Ks values for homoeologous loci of the constructed genome were used to detect WGD events . Moreover, Blastp was used to compare the longest protein sequence encoded by the white clover genes. The MCScanX (Table S6) software was subsequently used to filter the comparison results, and the Yn00 tool of the PAML (Table S6) software package was used to calculate the synonymous replacement rate [74, 75]. Furthermore, a density distribution map based on the Ks values of all paralog and ortholog gene pairs between the genomes of white clover, red clover, and other related species was drawn using MATLAB [26, 76]. The gene comparisons were then made between and within related species.
Availability of data and materials
All data generated and analyzed during this current study are available in the Grassland Agri-husbandry Research Center, Qingdao Agricultural University with permission from the Competent Authority. All raw data data were submitted in NCBI Database (SAMN22208873, SAMN33387310, SRR16288262) and the genome assembly and annotation were uploaded in the dedicated public repositories (De novo assembly of Trifolium repens: 10.6084/m9.figshare.23266319, genome annotation of Trifolium repens: 10.6084/m9.figshare.23266532). The details of software used are in Table S6. Biological materials used in this study available from the corresponding author.
Nucleotide Sequence Database
Circular Consensus Sequencing
Benchmarking Universal Single-Copy Orthologs
High-throughput chromosome conformation capture
Miniature inverted repeat transposable elements
Long terminal repeat
Long terminal repeat retrotransposons
NR is the NCBI non-redundant protein database
Kyoto Encyclopedia of Genes and Genomes
Whole Genome Duplications
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The author would like to thank Professor Guofeng Yang, Professor Zengyu Wang, and Professor Juan Sun (Professor of Grassland Science, Qingdao Agricultural University) for their help in data analysis and article writing. Thank you for the scientific research funding provided by the College of Grassland Science of Qingdao Agricultural University. Thanks for the experimental help provided by Beijing Berry and Kang.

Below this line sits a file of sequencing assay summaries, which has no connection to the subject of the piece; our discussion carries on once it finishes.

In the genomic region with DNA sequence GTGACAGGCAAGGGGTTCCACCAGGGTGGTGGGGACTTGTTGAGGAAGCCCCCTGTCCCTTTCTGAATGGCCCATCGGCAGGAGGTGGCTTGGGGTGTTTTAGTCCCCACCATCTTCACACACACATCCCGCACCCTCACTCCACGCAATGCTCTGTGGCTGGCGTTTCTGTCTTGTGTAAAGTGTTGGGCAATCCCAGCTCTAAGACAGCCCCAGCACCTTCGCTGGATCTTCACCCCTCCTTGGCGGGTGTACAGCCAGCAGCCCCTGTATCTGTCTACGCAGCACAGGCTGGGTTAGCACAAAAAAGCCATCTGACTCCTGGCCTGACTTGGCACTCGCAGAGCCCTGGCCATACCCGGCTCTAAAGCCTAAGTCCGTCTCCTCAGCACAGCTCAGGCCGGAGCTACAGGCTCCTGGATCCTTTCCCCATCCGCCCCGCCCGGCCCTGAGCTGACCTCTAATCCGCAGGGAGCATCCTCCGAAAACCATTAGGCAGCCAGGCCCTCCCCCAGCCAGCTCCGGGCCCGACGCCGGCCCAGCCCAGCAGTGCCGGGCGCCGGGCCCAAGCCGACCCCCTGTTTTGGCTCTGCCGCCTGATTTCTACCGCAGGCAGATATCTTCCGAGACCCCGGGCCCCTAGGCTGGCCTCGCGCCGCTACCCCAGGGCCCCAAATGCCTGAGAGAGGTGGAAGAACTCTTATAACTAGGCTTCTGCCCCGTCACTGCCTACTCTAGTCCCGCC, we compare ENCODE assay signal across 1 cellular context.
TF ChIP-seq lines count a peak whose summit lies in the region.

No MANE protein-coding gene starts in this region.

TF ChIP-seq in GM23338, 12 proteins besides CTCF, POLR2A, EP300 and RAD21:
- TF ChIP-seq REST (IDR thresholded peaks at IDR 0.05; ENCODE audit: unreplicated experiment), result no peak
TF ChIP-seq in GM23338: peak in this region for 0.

This study was supported by the National Nature Science Foundation of China (U1906201), Shandong Forage Research System (SDAIT-23–01), China Agriculture Research System (CARS-34) and the First Class Grassland Science Discipline Program of Shandong Province (1619002), China.
Ethics approval and consent to participate
T. repens is not endangered or a protected species in China, and it was purchased from BEST grass industry and planted in a light incubator. The seeds are collected by Professor Guofeng Yang in BEST grass industry. All the study procedures were carried out in accordance with relevant guidelines.
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The authors declare no competing interests.
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Benchmarking Universal Single-Copy Orthologs analysis of white clover.
. Chromosome sequence distribution statistics.
Repeat sequences results.
GO, eggNOG, NR, KEGG and SP annotation results.
. The gene families described (including their GO terms) and their numbers between white clover and the gene family expansion in white clover.
URLs and code of the software.
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Cite this article
Wang, H., Wu, Y., He, Y. et al. High-quality chromosome-level de novo assembly of the Trifolium repens. BMC Genomics 24, 326 (2023). https://doi.org/10.1186/s12864-023-09437-8